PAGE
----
Get Alert
Please Wait... Processing your request... Please Wait.
You must sign in to sign-up for alerts.

Please confirm that your email address is correct, so you can successfully receive this alert.

Schizoaffective disorder and affective disorders with mood-incongruent psychotic features: keep separate or combine? Evidence from a family study
Am J Psychiatry 1992;149:1666-1673.
text A A A
PDF of the full text article.

OBJECTIVE: This study investigated whether the distinction between schizoaffective disorder and affective disorders with mood-incongruent psychotic features as described in DSM-III-R is reflected by aggregation of schizophrenia in the families of probands with the former disorder and aggregation of affective disorders mainly among the relatives of probands with the latter type of disorders. METHOD: The probands were 118 inpatients with definite lifetime diagnoses of DSM- III-R schizoaffective disorder or a major mood disorder with incongruent psychotic features according to structured clinical interviews. Diagnostic information on 475 of the probands' first-degree relatives was gathered through direct interviews (with 80% of the living first-degree relatives) or the family history approach. The rates of affective and psychotic disorders among these relatives were then compared with those among the relatives of a comparison group of 109 interviewed individuals from the general population who were matched on sociodemographic factors to the inpatient probands. RESULTS: With regard to the familial aggregation of schizophrenia, the DSM-III-R distinction emerged as valid. However, the risk of unipolar affective disorders was enhanced in the families of all of the subgroups of patients studied. The unipolar/bipolar distinction in both DSM-III-R diagnostic groups was reflected by distinct patterns of bipolar disorders in the relatives. CONCLUSIONS: The results partly support the DSM-III-R dichotomy of schizoaffective disorder and affective disorders with mood-incongruent psychotic features. Although the differences between these two diagnostic groups were significant, the magnitude of the differences remained relatively modest.

Abstract Teaser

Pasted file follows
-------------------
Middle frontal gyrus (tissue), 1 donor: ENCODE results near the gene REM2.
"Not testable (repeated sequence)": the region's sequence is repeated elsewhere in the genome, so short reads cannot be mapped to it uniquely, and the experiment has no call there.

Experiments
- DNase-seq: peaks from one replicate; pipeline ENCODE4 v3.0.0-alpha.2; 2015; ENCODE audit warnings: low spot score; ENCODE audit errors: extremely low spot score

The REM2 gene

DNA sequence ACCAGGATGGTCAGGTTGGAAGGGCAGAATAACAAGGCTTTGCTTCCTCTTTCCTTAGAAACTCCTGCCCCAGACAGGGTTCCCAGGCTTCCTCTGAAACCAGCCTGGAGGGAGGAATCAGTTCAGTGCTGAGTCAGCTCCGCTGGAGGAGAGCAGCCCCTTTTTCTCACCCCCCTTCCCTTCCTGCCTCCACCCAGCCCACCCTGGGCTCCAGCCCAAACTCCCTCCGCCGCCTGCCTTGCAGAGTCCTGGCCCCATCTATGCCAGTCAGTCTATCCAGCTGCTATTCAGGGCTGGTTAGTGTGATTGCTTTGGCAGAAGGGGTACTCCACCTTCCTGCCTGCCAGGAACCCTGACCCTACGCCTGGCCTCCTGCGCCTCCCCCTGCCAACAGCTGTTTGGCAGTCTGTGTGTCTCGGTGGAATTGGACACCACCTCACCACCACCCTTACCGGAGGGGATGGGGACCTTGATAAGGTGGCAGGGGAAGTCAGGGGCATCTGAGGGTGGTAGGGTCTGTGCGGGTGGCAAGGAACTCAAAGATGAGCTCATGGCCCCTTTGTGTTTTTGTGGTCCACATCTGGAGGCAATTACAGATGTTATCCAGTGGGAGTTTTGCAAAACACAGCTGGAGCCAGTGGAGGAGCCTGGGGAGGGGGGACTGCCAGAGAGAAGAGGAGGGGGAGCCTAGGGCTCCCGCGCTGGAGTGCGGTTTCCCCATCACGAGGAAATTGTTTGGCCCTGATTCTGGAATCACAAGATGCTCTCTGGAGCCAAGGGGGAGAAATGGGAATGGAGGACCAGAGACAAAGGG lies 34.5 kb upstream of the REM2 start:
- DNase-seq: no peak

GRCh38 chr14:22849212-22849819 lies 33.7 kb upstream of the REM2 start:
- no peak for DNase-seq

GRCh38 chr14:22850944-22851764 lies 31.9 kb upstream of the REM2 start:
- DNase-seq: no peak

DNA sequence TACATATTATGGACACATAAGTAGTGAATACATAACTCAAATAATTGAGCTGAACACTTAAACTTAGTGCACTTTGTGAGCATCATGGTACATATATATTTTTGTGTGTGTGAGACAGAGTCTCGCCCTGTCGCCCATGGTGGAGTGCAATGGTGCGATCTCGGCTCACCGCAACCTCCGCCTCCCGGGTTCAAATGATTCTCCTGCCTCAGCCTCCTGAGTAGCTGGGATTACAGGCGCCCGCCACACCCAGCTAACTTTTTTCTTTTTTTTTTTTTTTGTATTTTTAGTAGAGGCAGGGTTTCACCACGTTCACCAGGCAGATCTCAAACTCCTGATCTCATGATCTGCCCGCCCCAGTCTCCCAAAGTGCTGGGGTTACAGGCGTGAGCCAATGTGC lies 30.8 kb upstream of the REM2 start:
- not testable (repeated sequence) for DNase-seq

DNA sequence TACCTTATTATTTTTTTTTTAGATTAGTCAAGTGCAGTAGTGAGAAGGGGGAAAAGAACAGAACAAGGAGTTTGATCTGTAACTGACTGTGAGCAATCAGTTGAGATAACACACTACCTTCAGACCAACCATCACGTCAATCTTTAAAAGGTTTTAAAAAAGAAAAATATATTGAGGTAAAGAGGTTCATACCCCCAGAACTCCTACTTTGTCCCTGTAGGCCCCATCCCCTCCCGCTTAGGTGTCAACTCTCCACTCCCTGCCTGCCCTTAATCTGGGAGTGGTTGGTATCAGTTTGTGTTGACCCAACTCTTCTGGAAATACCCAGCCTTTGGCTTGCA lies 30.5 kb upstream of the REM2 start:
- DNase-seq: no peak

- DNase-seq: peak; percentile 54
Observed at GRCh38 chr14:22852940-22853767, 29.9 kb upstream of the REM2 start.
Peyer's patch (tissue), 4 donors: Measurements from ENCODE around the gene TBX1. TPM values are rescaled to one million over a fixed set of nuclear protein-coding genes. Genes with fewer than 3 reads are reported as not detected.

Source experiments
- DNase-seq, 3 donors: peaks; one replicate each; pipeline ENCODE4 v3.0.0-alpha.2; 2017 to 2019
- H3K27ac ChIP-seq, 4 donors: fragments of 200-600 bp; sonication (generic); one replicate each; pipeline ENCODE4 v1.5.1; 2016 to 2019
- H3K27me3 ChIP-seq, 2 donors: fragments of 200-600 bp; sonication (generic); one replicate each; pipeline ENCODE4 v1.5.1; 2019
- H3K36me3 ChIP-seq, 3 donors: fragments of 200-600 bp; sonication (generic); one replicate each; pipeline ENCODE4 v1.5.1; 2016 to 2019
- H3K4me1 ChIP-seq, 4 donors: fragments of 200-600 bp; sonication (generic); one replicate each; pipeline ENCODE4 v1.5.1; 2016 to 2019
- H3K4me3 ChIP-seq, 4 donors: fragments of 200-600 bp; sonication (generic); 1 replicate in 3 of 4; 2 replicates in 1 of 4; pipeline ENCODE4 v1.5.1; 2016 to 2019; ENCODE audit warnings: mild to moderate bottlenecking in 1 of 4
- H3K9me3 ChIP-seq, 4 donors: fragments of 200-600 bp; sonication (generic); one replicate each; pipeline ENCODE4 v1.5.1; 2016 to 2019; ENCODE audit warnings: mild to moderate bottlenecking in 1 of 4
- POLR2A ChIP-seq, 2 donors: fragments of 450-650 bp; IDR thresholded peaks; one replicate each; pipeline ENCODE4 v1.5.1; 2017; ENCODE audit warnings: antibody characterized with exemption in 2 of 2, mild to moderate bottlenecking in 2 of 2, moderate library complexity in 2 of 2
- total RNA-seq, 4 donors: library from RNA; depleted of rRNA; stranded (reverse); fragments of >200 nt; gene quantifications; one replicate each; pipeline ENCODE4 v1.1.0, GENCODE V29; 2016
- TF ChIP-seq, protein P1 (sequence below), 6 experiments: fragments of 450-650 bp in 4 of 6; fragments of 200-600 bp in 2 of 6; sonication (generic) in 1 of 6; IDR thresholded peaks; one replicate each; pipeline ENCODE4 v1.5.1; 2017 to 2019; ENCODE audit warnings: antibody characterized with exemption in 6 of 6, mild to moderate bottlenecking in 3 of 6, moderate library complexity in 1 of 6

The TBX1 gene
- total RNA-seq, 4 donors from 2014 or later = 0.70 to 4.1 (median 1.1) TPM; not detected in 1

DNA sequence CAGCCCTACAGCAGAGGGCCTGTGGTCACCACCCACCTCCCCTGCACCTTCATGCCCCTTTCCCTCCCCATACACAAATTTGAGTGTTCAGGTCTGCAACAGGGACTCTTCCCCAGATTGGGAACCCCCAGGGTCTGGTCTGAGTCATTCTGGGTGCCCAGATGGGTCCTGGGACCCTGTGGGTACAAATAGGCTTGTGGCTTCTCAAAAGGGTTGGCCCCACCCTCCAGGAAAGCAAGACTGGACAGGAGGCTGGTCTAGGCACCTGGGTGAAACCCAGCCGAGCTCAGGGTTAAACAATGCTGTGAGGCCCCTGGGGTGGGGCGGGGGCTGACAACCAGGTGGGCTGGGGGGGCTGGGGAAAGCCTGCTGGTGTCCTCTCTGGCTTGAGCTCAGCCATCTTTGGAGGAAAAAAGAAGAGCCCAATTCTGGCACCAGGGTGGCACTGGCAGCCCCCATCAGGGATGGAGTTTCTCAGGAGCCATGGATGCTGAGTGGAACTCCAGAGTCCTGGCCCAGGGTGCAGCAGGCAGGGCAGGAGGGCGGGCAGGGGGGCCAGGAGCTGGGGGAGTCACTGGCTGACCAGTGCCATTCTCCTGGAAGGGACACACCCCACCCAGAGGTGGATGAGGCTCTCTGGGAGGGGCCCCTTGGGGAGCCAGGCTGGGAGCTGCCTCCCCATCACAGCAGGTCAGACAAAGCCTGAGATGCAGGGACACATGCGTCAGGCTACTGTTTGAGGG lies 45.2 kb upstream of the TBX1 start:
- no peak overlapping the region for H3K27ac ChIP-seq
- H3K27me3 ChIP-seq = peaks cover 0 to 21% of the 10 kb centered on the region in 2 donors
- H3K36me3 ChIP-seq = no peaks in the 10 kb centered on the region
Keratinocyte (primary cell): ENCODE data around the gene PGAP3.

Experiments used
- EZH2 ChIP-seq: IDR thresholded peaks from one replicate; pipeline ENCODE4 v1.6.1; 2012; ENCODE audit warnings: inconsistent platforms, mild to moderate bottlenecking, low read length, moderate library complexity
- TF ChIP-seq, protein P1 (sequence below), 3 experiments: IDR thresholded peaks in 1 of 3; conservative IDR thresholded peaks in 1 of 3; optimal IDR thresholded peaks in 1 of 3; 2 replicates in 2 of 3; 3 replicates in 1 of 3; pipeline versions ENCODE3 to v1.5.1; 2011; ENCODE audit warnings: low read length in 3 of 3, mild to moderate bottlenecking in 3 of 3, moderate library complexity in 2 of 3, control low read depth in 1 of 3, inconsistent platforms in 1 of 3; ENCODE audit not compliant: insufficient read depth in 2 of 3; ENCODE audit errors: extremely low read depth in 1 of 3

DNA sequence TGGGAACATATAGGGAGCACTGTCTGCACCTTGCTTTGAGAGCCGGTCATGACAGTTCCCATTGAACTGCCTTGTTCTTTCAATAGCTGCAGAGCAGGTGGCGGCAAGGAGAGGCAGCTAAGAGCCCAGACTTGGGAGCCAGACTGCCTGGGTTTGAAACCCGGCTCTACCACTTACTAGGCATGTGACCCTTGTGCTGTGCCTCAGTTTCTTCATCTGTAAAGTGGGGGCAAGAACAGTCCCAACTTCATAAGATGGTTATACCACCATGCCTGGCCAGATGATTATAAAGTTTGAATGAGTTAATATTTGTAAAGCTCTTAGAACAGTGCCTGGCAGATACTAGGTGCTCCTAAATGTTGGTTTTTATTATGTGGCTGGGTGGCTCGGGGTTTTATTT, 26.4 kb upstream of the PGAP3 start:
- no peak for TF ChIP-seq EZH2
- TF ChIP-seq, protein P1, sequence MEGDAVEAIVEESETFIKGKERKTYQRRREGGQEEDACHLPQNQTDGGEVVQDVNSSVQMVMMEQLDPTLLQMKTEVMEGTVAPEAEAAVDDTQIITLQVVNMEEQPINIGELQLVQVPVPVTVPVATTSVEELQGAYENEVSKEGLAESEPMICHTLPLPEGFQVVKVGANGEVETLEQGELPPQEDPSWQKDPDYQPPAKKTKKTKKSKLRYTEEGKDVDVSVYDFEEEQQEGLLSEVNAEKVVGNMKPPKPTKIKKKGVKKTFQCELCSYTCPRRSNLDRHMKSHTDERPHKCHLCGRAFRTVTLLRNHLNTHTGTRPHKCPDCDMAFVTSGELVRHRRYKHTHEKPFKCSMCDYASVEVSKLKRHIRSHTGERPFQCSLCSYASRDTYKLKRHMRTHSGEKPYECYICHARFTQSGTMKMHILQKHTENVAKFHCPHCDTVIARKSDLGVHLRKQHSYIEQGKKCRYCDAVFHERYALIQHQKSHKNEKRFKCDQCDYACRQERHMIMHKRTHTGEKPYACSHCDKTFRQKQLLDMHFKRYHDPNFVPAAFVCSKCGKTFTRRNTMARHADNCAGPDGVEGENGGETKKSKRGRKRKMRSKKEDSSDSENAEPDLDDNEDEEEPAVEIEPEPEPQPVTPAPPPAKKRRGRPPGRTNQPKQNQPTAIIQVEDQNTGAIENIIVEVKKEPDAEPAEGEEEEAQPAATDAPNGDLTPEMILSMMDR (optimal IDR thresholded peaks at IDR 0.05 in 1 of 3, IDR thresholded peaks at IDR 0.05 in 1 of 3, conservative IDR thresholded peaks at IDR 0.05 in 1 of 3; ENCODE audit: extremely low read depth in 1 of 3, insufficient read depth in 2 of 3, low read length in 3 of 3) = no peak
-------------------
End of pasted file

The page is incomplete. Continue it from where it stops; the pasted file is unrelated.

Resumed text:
Figures in this Article

Your Session has timed out. Please sign back in to continue.
Sign In Your Session has timed out. Please sign back in to continue.
Sign In to Access Full Content
Sign in via Athens (What is this?)
Athens is a service for single sign-on which enables access to all of an institution's subscriptions on- or off-site.
Not a subscriber?

Subscribe Now/Learn More

PsychiatryOnline subscription options offer access to the DSM-5 library, books, journals, CME, and patient resources. This all-in-one virtual library provides psychiatrists and mental health professionals with key resources for diagnosis, treatment, research, and professional development.

Need more help? PsychiatryOnline Customer Service may be reached by emailing PsychiatryOnline@psych.org or by calling 800-368-5777 (in the U.S.) or 703-907-7322 (outside the U.S.).




CME Activity

There is currently no quiz available for this resource. Please click here to go to the CME page to find another.
Submit a Comments
Please read the other comments before you post yours. Contributors must reveal any conflict of interest.
Comments are moderated and will appear on the site at the discertion of APA editorial staff.

* = Required Field
(if multiple authors, separate names by comma)
Example: John Doe

Web of Science® Times Cited: 34

Related Content
DSM-5™ Clinical Cases > Chapter 2.  >
DSM-5™ Handbook of Differential Diagnosis > Chapter 2.  >
DSM-5™ Clinical Cases > Chapter 2.  >
Dulcan's Textbook of Child and Adolescent Psychiatry > Chapter 24.  >
DSM-5™ Handbook of Differential Diagnosis > Chapter 2.  >
Topic Collections
Psychiatric News
PubMed Articles